Glycemia and the Glucose in Your Blood

blood glucose test
Testing blood glucose to find out how food affects blood sugar. Mark Hatfield/E+/Getty Images

Glycemic literally means "causing glucose (sugar) in the blood." Blood glucose levels are closely related to the amount and type of carbohydrates consumed. Glycemia is the related noun meaning glucose or sugar in the blood. High-glycemic foods can cause a rise in blood glucose, which can last for a longer time in the blood. Low-glycemic foods can cause a small blood sugar increase that usually does not last as long.

Glycemic Control and Diabetes

For those who have diabetes, glycemic control is a primary goal. People who are predisposed to getting diabetes, those with metabolic syndrome, insulin resistance or reactive hypoglycemia also have health improvements if blood sugar is more or less stable.

Appetite Control

Another good reason to keep blood sugar stable is appetite control. It has been shown in research studies that people are hungrier when eating high-glycemic carbohydrates compared to eating the same amount of carbs that are less glycemic.

Glycemic Index

Foods with a lot of sugar tend to be very glycemic. Also, starches in foods such as potatoes, bread, and grain products are made of long strings of glucose, so these foods can be as much or even more glycemic than sugary foods. The more processed a food is, the more glycemic it will be. For example, instant oatmeal in packets is more glycemic than quick-cooking oats, which in turn are more glycemic than steel-cut oats.

The glycemic index can give us ideas about which foods will raise blood sugar more. This measure can give us hints about how much a food will raise blood sugar, but there are a lot of variables and are not pinpoint accurate.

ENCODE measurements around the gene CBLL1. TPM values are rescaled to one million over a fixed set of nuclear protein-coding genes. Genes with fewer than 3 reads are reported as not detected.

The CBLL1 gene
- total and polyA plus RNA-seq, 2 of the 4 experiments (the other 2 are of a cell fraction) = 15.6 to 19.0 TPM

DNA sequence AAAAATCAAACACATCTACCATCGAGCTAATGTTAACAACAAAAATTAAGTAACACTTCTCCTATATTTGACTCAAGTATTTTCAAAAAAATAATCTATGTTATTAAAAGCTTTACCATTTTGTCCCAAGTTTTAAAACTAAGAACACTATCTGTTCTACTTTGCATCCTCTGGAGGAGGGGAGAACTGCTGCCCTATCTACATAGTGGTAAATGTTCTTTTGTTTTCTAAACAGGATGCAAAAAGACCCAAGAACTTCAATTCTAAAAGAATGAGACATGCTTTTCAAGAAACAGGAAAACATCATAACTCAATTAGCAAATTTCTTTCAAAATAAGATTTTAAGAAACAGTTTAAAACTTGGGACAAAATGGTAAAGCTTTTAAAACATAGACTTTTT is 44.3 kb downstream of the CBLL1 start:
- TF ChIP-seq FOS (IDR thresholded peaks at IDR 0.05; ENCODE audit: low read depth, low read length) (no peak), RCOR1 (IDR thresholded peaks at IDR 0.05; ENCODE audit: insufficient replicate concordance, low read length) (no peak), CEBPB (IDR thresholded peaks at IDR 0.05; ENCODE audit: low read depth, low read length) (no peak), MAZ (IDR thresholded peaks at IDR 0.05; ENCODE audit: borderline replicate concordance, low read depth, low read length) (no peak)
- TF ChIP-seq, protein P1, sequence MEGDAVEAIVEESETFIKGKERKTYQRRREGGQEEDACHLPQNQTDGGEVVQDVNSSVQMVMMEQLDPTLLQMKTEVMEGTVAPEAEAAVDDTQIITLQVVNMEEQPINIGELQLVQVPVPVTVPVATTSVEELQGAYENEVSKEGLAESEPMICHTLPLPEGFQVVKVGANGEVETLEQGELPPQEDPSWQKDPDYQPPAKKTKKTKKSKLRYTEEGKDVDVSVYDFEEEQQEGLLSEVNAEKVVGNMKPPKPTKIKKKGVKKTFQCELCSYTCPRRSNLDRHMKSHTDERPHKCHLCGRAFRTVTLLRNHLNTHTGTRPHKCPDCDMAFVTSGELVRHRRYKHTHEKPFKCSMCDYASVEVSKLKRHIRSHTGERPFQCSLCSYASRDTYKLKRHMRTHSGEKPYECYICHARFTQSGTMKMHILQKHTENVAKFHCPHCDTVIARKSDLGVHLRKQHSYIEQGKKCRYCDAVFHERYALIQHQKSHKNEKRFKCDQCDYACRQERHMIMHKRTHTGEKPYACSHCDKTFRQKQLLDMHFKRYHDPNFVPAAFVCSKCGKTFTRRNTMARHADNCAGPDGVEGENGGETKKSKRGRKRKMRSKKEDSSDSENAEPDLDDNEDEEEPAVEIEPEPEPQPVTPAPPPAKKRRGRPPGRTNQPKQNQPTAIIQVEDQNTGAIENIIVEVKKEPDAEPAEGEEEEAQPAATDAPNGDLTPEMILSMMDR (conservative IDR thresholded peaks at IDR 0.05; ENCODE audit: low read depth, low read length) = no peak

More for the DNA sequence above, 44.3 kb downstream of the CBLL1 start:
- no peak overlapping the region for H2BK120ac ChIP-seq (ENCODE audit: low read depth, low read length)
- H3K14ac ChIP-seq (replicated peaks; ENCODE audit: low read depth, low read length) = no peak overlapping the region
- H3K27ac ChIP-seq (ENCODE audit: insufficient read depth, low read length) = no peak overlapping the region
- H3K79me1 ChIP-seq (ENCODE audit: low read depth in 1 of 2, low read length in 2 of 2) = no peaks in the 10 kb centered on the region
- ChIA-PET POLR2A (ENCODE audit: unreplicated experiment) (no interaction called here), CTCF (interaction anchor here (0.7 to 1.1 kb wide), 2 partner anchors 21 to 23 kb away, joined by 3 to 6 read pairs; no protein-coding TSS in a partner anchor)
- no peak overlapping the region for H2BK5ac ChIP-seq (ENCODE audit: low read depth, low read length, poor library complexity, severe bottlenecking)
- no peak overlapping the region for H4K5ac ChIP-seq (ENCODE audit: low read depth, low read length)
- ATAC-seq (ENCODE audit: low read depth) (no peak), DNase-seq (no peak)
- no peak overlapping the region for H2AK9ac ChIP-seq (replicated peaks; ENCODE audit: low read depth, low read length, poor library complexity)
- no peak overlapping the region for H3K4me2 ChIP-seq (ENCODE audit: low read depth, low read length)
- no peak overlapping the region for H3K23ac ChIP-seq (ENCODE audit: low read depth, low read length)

Concerns with the glycemic index:

  • Single food items, rather than combinations of foods, can impact blood sugar differently
  • Does not take into account other variables that affect blood sugar, such as how food is prepared or how much is eaten
  • Only includes foods that contain carbohydrates
  • Does not rank foods based on nutrient content, such as foods low on the index may be high in calories, sugar or saturated fat.

It can be difficult to follow the glycemic index. For one thing, there is no standard for what is considered low-, moderate- and high-glycemic foods. Packaged foods do not list their glycemic ranking on the label, and it can be hard to estimate what it might be.

Basic principles of healthy eating, portion control, and counting carbohydrates are all ways to help you better manage and control your blood sugar. 

Foods That Rank High and Low on the Glycemic Index

There are glycemic index food lists that can help you learn more about the glycemic index of various foods and discern which foods might be better choices for you. The following table has examples of foods that rank high and low on the glycemic index.

High Glycemic Foods Low Glycemic Foods



Rice cakes

Most commercial cereals


Sugar-sweetened drinks




Ripe bananas

Baked goods and other products made with flour



Soy foods

Foods high in fats such as nuts, avocados, and oils



Steel-cut oats

Other grains cooked whole

Non-starchy vegetables



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Article Sources
Verywell Health uses only high-quality sources, including peer-reviewed studies, to support the facts within our articles. Read our editorial process to learn more about how we fact-check and keep our content accurate, reliable, and trustworthy.
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  3. Kirpitch AR, Maryniuk MD. The 3 Rs of Glycemic Index: Recommendations, Research, and the Real WorldClinical Diabetes. 2011;29(4):155-159. doi:10.2337/diaclin.29.4.155

  4. Al Dhaheri, A.S., Al Ma’awali, A.K., Laleye, L.C. The effect of nutritional composition on the glycemic index and glycemic load values of selected Emirati foodsBMC Nutr 1, 4 (2015) doi:10.1186/2055-0928-1-4

  5. Grant SM, Wolever TM. Perceived barriers to application of glycaemic index: valid concerns or lost in translation?Nutrients. 2011;3(3):330–340. doi:10.3390/nu3030330

Additional Reading
  • Mayo Clinic. Glycemic Index: What's Behind the Claims.
  • Mayo Clinic. Is the glycemic index useful for controlling blood sugar if you have diabetes? M. Regina Castro, M.D.
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